As Anne and Gilbert Blythe aged, LMM’s narrator began referring to them as Mrs. Blythe and Dr. Blythe. These distant names allowed me to forget this series started with Anne, so I didn’t feel quite so bitter like other readers when the novels were no longer really about her. While I didn’t love Anne of Ingleside — even in that book she was Mrs. Blythe and barely played a role — I did love Rainbow Valley. Both books are about children, the Blythes and then the newcomers, the Merediths. I’d like to say you could skip book #6 and just read #7 and #8, but you’d have a terrible foundation for the relationships between the important characters in Rilla of Ingleside. The children grow up and start falling in love with their friends and parents’ friends’ children: the Merediths, the Fords from Anne’s House of Dreams, the Crawfords, whom I don’t remember, but apparently there are a lot of them. You practically need to remember all the characters from the previous 7 books. When I forgot who someone was, I looked them up on the trusty Wikia created by fans; however, spoilers abound on that site — and I didn’t know until a few things were spoiled for me! Doh!

The year is 1914. The novel opens with trusty old Susan, whom I’ve always found boring and bossy in a bad way, reading the Glen newspaper. She’s looking for the gossip column about Glen folks and is happy to see that many inhabitants of Ingleside have made the news for their accomplishments. The paper also mentions something about an Archduke being killed, but really, it’s not decent for such things to clutter up Susan’s gossip.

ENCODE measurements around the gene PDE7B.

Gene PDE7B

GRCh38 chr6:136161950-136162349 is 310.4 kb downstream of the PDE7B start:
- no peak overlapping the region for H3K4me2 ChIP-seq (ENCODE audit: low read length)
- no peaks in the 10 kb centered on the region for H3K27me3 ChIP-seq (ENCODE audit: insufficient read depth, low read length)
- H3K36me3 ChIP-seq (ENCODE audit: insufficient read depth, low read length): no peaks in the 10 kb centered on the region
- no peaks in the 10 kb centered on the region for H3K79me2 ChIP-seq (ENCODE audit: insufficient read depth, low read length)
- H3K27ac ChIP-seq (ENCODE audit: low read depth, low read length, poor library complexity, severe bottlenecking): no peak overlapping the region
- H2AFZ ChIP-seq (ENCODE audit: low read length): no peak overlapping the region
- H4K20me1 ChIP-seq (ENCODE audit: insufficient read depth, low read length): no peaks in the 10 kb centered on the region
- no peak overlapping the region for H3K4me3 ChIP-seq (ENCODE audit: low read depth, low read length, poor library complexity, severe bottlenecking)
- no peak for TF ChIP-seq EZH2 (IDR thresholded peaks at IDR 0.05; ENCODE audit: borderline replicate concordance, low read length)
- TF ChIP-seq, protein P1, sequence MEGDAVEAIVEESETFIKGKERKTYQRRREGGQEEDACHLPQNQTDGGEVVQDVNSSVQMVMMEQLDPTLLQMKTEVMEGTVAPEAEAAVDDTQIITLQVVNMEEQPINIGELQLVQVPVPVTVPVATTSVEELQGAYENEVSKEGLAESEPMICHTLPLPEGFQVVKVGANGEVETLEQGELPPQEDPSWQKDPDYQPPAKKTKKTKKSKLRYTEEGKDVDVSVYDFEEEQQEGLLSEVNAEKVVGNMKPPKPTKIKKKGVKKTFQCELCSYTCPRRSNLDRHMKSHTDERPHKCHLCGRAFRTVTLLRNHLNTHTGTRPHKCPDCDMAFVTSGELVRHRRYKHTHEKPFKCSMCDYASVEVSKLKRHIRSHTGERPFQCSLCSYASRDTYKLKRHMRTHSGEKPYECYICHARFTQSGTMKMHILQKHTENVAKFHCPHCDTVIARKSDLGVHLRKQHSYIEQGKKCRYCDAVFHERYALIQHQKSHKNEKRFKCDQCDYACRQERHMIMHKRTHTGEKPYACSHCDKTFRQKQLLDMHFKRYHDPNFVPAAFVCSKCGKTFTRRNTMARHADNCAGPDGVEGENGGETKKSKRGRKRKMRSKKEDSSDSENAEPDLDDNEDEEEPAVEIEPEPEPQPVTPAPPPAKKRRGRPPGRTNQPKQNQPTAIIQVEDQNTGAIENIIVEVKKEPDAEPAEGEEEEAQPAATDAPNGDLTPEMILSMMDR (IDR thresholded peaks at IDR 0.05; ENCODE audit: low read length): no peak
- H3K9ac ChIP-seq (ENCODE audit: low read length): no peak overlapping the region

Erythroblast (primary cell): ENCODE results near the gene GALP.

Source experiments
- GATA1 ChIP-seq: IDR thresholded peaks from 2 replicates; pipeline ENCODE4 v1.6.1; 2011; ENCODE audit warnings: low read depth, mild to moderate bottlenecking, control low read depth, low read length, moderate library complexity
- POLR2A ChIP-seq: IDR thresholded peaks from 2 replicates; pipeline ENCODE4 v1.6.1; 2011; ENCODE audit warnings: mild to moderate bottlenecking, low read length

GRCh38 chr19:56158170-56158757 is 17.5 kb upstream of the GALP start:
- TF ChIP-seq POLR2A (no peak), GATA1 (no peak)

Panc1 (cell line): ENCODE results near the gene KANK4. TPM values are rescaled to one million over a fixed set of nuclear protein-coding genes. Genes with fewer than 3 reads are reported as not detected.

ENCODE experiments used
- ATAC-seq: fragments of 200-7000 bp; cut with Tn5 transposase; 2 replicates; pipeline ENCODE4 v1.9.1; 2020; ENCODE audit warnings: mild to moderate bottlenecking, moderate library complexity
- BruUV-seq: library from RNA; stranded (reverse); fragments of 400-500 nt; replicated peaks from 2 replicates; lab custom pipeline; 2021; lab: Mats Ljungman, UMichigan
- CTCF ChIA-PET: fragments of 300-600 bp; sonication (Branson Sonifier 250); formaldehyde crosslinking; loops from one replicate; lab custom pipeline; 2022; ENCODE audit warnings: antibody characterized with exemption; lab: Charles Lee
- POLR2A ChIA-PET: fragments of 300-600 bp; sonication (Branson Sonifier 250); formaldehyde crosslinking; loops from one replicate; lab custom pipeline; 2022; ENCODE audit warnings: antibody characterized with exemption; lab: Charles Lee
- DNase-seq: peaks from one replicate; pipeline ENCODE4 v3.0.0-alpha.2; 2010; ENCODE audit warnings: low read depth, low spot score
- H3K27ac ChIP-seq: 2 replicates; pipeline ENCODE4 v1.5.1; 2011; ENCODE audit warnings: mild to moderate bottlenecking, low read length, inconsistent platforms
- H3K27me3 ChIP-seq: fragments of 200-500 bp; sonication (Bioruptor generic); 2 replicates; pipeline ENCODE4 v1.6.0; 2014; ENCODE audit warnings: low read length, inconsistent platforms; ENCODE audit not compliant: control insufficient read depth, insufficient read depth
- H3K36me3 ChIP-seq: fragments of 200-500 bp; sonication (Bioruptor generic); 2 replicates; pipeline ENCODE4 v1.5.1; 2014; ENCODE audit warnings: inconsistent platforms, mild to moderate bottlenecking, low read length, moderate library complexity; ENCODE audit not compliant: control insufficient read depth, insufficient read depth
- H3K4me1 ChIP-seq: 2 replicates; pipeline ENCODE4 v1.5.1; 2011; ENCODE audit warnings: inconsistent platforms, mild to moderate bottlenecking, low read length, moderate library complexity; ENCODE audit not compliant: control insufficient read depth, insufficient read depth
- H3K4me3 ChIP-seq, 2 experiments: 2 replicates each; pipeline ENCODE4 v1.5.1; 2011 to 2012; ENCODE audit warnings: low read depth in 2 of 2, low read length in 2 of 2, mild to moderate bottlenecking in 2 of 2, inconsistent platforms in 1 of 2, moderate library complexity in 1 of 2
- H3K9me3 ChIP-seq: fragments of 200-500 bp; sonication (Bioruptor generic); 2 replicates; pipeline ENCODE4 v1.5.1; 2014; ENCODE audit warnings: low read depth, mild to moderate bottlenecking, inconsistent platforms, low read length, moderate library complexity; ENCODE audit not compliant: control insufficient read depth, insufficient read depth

Rilla is now 15. Her parents say she’s irresponsible and unmotivated (no extra schooling for her, thank you very much, and no, she will not be learning how to cook, bake, sew, or keep house because that’s boring — and maybe she’s implying it’s beneath her?). But Rilla is beautiful, and LMM has taught me nothing if not beauty rules the world.  The book opens with her hardly able to wait to attend her first dance. Although Rilla has a splendid time and spends an hour alone with Kenneth Ford, the night is ruined when a boy runs into the dance exclaiming that war has been declared — readers know this is World War I. Fortunately, Kenneth had broken his ankle and it’s still healing, and Walter Blythe is still recovering from a near-fatal bout of typhoid, so they won’t go. But Jem Blythe is so terribly excited about signing up, telling everyone how fun war will be. He and Jerry Meredith are the firsts to go, making everyone proud. The war will be over in a month or two for sure.

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And that’s the basic summary of how the novel starts. But there’s something different about Rilla of Ingleside: I felt engaged and involved in a way I haven’t felt with no other Green Gables book. At first, I was very worried about how shallow Book #8 might be. Rilla is a pill. She tells her friend: